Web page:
As fashion seasons come and go, floral dresses rise and fall in popularity yet have remained a constant in women's clothes since the early 20th century. Ultra feminine, they provoke an association with womanliness and softness - it's hard to feel aggressive and hard-headed in a flower print dress.
When it works, the floral look can be sexier than a young Brigitte Bardot naked in an open sports car...
|Wow....Sophia Loren in floral print|
Yet florals can also conjure associations with 'old maids' in sensible shoes....
|Not too sexy...|
A Feminine Statement
|Shades of the 1920s/30s. Holly Willoughby floral print.|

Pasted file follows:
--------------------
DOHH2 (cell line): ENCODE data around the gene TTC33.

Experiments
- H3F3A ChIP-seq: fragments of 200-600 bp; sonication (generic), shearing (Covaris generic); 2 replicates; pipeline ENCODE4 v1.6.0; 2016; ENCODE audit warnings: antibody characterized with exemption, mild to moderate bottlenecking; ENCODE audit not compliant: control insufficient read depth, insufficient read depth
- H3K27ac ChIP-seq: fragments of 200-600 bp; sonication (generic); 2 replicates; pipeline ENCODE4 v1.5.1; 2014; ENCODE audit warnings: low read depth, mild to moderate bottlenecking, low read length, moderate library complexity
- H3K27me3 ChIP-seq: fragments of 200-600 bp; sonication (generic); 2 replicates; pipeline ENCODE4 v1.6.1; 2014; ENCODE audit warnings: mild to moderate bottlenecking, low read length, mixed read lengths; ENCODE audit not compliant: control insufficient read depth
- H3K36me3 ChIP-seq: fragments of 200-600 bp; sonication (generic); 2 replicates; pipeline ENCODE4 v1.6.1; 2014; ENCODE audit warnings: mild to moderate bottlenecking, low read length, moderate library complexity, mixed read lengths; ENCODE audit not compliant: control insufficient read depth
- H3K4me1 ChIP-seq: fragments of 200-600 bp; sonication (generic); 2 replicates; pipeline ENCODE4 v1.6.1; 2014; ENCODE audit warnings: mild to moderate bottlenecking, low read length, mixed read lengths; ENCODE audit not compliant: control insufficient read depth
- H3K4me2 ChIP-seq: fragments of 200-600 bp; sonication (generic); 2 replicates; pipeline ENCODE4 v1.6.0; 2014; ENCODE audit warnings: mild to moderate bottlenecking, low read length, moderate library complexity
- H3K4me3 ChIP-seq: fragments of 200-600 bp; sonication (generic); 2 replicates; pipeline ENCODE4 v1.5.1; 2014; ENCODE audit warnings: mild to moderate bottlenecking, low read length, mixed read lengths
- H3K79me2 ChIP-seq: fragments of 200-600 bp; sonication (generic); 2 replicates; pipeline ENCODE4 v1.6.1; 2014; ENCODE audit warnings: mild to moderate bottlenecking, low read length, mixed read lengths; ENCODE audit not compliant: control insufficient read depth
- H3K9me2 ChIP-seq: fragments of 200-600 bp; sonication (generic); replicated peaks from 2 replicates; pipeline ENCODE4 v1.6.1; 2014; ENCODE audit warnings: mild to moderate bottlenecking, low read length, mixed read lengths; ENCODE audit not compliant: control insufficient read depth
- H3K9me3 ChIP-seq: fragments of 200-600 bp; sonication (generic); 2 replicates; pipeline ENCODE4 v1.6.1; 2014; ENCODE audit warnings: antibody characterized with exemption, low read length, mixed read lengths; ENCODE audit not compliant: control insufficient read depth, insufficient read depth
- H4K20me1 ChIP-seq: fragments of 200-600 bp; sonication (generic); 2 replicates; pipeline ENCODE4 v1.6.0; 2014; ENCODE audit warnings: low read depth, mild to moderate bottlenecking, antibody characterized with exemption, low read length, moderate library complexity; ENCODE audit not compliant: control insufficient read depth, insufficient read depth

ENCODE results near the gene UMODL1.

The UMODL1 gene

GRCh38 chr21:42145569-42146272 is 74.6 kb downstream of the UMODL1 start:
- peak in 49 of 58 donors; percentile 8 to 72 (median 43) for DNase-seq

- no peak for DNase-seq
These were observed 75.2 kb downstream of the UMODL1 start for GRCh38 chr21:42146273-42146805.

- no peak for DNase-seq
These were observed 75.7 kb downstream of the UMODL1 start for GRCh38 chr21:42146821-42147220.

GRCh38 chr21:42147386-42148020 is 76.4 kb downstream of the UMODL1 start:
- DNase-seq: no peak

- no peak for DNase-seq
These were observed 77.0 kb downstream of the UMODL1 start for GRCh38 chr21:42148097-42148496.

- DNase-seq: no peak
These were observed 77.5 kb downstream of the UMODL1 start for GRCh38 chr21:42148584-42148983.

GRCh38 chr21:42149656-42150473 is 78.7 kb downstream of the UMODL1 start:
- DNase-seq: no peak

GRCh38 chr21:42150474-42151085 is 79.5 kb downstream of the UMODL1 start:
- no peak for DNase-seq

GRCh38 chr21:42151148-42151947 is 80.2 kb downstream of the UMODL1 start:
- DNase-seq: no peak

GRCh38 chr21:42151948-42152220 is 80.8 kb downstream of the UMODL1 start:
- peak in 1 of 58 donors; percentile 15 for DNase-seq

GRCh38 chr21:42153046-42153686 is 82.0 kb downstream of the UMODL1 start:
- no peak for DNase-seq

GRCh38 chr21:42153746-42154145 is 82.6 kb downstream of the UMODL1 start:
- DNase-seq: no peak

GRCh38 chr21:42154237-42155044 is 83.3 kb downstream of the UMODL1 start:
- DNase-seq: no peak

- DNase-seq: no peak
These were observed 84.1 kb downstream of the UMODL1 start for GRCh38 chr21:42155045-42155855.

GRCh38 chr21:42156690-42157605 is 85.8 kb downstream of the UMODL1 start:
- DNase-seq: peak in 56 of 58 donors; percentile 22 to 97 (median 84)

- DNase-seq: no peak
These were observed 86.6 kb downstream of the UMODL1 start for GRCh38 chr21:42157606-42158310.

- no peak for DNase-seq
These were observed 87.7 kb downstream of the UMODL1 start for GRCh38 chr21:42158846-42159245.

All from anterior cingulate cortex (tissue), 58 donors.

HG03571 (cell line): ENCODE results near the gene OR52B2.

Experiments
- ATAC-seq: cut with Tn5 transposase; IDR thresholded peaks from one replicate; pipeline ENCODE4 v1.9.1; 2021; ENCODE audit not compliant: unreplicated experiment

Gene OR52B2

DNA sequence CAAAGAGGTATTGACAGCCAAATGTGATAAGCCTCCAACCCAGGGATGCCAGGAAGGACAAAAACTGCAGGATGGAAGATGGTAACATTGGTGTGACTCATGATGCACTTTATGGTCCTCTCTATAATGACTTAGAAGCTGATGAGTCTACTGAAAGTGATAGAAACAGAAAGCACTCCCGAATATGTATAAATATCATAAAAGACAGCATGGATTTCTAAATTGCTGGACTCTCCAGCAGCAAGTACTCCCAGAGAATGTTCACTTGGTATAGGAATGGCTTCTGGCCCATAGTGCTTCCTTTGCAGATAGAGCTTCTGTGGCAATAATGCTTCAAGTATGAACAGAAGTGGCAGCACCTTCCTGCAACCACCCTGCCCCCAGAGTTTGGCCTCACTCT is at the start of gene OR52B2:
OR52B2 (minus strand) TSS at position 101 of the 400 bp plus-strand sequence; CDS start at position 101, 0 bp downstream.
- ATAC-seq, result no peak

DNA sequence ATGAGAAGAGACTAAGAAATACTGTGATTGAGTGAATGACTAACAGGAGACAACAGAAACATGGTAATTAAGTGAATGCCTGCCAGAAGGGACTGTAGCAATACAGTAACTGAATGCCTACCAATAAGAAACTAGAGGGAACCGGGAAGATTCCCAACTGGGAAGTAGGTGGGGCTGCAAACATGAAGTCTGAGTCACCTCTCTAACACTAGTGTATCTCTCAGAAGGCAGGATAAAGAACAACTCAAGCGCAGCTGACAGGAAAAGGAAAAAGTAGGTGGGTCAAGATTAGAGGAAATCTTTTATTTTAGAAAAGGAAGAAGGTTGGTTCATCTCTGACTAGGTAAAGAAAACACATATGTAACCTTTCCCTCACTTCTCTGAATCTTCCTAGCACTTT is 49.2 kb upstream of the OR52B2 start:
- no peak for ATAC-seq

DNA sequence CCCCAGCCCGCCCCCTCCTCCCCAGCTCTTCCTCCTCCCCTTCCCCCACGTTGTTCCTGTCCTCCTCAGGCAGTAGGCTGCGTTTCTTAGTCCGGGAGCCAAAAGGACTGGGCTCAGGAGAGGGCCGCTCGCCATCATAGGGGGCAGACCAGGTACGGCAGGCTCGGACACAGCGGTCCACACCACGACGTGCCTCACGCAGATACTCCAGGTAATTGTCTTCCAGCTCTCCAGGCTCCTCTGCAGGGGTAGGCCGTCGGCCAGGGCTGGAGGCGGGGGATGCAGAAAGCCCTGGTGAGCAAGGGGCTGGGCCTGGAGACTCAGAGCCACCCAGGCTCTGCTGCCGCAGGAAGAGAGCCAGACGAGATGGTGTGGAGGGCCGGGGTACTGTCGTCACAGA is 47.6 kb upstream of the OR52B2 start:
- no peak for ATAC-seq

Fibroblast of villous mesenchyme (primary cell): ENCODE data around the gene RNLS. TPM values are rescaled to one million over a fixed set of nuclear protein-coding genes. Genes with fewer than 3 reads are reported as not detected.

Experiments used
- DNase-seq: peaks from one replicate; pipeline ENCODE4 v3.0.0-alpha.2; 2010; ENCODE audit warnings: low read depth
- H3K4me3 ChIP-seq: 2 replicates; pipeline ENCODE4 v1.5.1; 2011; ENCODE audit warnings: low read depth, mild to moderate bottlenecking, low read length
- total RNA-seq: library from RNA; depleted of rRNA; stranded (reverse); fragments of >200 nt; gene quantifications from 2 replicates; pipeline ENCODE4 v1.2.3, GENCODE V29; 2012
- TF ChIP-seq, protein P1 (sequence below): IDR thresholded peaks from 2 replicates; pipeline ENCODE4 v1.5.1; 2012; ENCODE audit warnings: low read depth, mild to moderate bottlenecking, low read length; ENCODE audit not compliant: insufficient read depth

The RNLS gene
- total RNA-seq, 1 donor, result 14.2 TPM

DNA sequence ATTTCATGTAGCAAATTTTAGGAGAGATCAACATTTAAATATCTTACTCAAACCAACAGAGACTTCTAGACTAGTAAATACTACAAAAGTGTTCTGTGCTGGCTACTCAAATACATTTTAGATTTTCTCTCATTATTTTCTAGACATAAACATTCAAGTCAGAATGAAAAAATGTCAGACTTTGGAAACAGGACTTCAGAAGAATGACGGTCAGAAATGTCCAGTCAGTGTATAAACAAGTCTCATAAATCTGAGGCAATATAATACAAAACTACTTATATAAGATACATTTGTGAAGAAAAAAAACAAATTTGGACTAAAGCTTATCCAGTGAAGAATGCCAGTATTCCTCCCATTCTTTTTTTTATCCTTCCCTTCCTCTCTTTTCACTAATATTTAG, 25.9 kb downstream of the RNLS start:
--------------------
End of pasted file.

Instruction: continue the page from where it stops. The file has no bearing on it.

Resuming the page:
Florals have a rejuvenating effect, perhaps because of their strong spring/summer associations. You don't see see too many floral dresses around in winter, yet as Spring bounces around, out come the flowers, as a young maiden''s thoughts turn to...retail shopping.
Garden inspired dresses are also versatile...they can be tight fitting and sexy, loose and willowy - long, short, mid length, dressy, casual or dressy and and worn with flats, sandals, heels or boots.
The Birth of the Floral Dress
In Rosemary Harden's hardcover book, Floral Frocks, the author explores the design history of floral prints over the last hundred years, through text and 140 luscious illustrations - "from the naturalistic to the painterly, from the graphic to the abstract".
|Audrey Hepburn collecting her 1954 Academy Award in a white floral embossed gown.|